The Claimant sought the 13 weeks maximum for the failure to comply with the information and consultation requirements and a 30% uplift in the compensation awarded pursuant to Section 31(3) of the Employment Act 2002. The Claimant also argued that an ETO reason had not been established and that in any event it was not right for the ET to speculate on what the outcome would have been had there been proper consultation.
ET Judgment
The ET ruled that the TUPE transfer did indeed take place when the Respondent assumed control of the business on 2 February 2009, that there was a fundamental failure to comply with the obligation to inform and consult employees, that in the absence of trade union or elected employee representatives, the Claimant was entitled to the maximum award of 13 week’s pay, that even though the Respondent had established an ETO, there was a 50% chance that the Claimant would have been dismissed had a fair procedure been followed and that the overall award of compensation should be increased by 30% to reflect the Respondent’s failure to comply with the statutory disputes procedure.
EAT ruling
The Respondent appealed against all of these ruling and somewhat surprisingly was successfully in showing that there was an arguable case on each of these points. The EAT dismissed the appeal on liability on all of the contentions advanced by the Respondent. It ruled that the ET had been entitled to conclude, as a matter of law, on the facts that the transfer took place on 2 February when the Respondent assumed ‘control’ of the business, that having determined that there was no semblance of a fair procedure in the way the [Respondent] set out the termination of the Claimant’s contract of employment’ it was entitled to regard a 30% uplift as appropriate, that it was entitled to award the maximum 13 week’s pay for the Respondent’s ‘serious’ failure to comply with Regulations 13 and 14 and that it was entitled to conclude that there was a 50% chance that the Claimant would have been dismissed had a fair process been followed.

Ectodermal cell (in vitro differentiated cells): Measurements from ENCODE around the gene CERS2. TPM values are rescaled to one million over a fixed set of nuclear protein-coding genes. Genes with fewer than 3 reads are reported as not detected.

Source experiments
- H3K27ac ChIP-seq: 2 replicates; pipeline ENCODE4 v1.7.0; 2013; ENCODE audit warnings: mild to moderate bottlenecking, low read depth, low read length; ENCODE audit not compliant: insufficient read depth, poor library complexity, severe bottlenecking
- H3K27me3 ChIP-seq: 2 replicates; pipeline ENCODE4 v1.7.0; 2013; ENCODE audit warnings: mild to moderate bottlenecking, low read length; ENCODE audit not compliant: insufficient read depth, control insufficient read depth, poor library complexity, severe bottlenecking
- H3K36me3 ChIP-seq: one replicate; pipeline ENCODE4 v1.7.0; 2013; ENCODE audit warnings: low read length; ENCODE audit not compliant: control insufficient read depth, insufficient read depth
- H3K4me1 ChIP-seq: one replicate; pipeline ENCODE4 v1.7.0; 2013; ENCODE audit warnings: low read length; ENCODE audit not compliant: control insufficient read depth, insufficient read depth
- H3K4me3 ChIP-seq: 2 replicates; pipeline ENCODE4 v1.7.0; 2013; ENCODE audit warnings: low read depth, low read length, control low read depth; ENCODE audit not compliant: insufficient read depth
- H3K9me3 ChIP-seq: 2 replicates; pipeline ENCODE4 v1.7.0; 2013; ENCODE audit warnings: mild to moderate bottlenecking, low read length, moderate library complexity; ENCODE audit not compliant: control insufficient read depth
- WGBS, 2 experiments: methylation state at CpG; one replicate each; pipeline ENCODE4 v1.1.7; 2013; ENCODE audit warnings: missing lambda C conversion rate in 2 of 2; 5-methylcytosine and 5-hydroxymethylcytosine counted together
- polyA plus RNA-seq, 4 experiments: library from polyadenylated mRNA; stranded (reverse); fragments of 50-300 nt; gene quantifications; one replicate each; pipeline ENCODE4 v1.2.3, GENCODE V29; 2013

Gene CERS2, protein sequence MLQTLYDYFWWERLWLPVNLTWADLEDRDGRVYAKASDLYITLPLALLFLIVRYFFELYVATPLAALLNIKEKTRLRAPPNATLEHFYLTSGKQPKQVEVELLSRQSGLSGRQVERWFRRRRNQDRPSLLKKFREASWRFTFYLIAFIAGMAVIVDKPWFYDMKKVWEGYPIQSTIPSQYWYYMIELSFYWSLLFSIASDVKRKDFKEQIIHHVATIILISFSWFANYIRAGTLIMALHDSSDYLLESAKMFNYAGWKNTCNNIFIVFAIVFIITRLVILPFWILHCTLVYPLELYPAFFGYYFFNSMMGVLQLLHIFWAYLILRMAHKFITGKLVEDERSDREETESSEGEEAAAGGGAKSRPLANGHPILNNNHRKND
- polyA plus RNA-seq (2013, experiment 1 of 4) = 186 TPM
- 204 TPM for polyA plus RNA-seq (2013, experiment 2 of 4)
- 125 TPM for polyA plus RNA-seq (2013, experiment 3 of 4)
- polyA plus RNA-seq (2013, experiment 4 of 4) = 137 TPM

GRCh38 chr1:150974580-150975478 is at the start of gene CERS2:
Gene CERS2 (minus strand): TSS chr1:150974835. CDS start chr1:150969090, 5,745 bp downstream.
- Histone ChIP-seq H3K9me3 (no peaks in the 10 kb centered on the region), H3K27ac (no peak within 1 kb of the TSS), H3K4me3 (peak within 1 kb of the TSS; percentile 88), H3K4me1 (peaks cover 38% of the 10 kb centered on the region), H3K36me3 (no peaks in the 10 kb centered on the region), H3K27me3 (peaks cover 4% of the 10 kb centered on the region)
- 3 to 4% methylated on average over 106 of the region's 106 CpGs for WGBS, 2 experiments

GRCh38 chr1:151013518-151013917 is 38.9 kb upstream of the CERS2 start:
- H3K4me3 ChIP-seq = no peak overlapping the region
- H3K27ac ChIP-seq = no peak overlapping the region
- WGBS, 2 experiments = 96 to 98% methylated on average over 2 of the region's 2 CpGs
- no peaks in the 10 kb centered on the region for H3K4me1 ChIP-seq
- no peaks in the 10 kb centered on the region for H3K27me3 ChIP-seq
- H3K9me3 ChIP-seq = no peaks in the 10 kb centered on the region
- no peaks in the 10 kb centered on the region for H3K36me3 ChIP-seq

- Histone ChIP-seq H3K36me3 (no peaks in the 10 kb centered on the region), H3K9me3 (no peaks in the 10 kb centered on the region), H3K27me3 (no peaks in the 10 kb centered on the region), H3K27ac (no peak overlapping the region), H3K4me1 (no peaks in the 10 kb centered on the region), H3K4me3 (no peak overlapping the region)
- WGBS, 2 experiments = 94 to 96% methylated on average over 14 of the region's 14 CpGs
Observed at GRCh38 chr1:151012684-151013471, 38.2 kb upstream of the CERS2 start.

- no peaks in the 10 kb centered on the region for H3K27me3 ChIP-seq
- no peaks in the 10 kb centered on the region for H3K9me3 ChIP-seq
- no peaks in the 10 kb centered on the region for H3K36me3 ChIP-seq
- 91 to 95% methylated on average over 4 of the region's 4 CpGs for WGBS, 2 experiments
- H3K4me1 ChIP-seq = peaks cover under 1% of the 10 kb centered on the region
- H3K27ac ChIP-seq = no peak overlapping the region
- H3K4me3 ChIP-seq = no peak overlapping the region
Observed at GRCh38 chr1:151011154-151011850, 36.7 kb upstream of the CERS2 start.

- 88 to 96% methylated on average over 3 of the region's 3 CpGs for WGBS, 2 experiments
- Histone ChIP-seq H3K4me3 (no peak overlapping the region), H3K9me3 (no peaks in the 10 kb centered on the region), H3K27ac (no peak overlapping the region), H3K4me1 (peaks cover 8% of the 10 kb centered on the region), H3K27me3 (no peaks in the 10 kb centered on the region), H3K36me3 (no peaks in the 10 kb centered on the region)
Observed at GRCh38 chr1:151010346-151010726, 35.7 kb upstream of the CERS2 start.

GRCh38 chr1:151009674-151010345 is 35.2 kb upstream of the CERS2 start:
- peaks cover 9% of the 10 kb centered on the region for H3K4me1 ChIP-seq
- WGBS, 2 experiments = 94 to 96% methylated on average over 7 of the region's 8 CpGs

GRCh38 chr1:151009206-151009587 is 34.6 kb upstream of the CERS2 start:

Apart from the TUPE transfer issue, the case raises an interesting point on the “50% Polkey” reduction issue. The Respondent had argued on appeal that the ET had not been entitled to conclude on the evidence that the Claimant stood a 50% chance of retaining his employment at the same salary and in particular the ETt had failed to specifically address the point made by the EAT in Red Bank Manufacturing Co Ltd v Meadows [1992] IRLR 209 namely that in considering the Polkey issue a tribunal should ask itself (i) if a proper procedure had been followed, would it have resulted in an offer of employment? And if so (ii) what would that employment have been and what wage would have been paid in respect of it?
The EAT in Howley however considered that “those comments are not supported by some more recent statements which stress that a less rigid approach is required and added “that no case was referred to us in which it was held that a failure by an Employment Tribunal to follow the Red Bank approach constituted an error of law”. The EAT, adopting the judgment of Buxton LJ in Gover and others v Propertycare Ltd [2006] ICR 1073 stated stress that the application of the Polkey principle was a matter of “common sense, practical experience and sense of justice of the Employment Tribunal sitting as an industrial jury”. The ET’s reasoning in the present case could therefore not be faulted.